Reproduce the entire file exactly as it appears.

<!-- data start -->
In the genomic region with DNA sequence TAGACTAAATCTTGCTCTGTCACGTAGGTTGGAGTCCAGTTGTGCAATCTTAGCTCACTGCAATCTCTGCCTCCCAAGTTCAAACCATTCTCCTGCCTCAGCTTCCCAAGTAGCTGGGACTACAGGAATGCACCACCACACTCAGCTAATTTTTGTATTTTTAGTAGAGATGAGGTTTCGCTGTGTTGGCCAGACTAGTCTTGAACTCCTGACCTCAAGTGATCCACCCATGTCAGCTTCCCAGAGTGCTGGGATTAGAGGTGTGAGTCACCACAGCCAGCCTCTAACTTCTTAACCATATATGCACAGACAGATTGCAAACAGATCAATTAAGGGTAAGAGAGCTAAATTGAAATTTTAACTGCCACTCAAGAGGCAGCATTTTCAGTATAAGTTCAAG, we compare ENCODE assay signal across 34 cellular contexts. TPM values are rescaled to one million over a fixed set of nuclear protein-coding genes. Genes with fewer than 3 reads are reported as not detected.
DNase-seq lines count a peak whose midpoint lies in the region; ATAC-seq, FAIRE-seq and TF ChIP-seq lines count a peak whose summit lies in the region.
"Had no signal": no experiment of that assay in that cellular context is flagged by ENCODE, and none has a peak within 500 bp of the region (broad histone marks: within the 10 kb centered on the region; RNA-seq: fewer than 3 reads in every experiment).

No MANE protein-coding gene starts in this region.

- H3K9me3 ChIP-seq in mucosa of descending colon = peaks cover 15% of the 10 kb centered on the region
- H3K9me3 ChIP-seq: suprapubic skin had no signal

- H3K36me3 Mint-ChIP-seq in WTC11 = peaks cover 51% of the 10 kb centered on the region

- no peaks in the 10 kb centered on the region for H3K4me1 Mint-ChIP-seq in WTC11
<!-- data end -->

In the genomic region with DNA sequence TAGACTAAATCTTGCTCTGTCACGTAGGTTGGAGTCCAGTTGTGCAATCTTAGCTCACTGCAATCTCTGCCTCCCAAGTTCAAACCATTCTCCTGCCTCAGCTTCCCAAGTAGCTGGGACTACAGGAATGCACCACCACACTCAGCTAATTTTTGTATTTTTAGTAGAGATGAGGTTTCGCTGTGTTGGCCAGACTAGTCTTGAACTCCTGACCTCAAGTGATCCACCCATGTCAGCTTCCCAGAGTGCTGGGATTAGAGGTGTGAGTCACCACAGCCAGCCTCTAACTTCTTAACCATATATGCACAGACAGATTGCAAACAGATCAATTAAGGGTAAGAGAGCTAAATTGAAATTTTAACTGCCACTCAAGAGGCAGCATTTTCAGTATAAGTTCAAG, we compare ENCODE assay signal across 34 cellular contexts. TPM values are rescaled to one million over a fixed set of nuclear protein-coding genes. Genes with fewer than 3 reads are reported as not detected.
DNase-seq lines count a peak whose midpoint lies in the region; ATAC-seq, FAIRE-seq and TF ChIP-seq lines count a peak whose summit lies in the region.
"Had no signal": no experiment of that assay in that cellular context is flagged by ENCODE, and none has a peak within 500 bp of the region (broad histone marks: within the 10 kb centered on the region; RNA-seq: fewer than 3 reads in every experiment).

No MANE protein-coding gene starts in this region.

- H3K9me3 ChIP-seq in mucosa of descending colon = peaks cover 15% of the 10 kb centered on the region
- H3K9me3 ChIP-seq: suprapubic skin had no signal

- H3K36me3 Mint-ChIP-seq in WTC11 = peaks cover 51% of the 10 kb centered on the region

- no peaks in the 10 kb centered on the region for H3K4me1 Mint-ChIP-seq in WTC11